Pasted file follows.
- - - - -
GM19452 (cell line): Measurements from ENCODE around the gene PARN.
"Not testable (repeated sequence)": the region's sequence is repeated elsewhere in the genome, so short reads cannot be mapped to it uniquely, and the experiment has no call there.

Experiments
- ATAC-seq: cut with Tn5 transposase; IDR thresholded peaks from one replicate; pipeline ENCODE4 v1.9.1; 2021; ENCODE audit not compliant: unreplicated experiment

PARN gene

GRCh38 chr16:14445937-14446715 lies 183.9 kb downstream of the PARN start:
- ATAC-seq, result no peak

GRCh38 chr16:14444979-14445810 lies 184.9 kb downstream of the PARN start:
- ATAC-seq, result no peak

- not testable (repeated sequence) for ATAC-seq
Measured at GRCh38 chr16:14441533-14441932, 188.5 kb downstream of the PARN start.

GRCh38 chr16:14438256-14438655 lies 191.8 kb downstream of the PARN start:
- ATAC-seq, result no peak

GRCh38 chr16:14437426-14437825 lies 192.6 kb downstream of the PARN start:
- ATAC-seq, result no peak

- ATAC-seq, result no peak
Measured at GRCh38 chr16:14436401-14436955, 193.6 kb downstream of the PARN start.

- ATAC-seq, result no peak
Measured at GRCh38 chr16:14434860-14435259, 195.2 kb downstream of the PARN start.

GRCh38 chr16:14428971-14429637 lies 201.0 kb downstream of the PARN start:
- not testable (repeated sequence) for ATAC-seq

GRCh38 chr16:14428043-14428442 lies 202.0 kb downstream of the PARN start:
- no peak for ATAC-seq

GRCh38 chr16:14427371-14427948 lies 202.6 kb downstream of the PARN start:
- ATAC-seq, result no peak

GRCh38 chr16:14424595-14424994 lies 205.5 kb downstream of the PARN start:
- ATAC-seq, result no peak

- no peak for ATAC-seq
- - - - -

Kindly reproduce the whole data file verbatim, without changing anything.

GM19452 (cell line): Measurements from ENCODE around the gene PARN.
"Not testable (repeated sequence)": the region's sequence is repeated elsewhere in the genome, so short reads cannot be mapped to it uniquely, and the experiment has no call there.

Experiments
- ATAC-seq: cut with Tn5 transposase; IDR thresholded peaks from one replicate; pipeline ENCODE4 v1.9.1; 2021; ENCODE audit not compliant: unreplicated experiment

PARN gene

GRCh38 chr16:14445937-14446715 lies 183.9 kb downstream of the PARN start:
- ATAC-seq, result no peak

GRCh38 chr16:14444979-14445810 lies 184.9 kb downstream of the PARN start:
- ATAC-seq, result no peak

- not testable (repeated sequence) for ATAC-seq
Measured at GRCh38 chr16:14441533-14441932, 188.5 kb downstream of the PARN start.

GRCh38 chr16:14438256-14438655 lies 191.8 kb downstream of the PARN start:
- ATAC-seq, result no peak

GRCh38 chr16:14437426-14437825 lies 192.6 kb downstream of the PARN start:
- ATAC-seq, result no peak

- ATAC-seq, result no peak
Measured at GRCh38 chr16:14436401-14436955, 193.6 kb downstream of the PARN start.

- ATAC-seq, result no peak
Measured at GRCh38 chr16:14434860-14435259, 195.2 kb downstream of the PARN start.

GRCh38 chr16:14428971-14429637 lies 201.0 kb downstream of the PARN start:
- not testable (repeated sequence) for ATAC-seq

GRCh38 chr16:14428043-14428442 lies 202.0 kb downstream of the PARN start:
- no peak for ATAC-seq

GRCh38 chr16:14427371-14427948 lies 202.6 kb downstream of the PARN start:
- ATAC-seq, result no peak

GRCh38 chr16:14424595-14424994 lies 205.5 kb downstream of the PARN start:
- ATAC-seq, result no peak

- no peak for ATAC-seq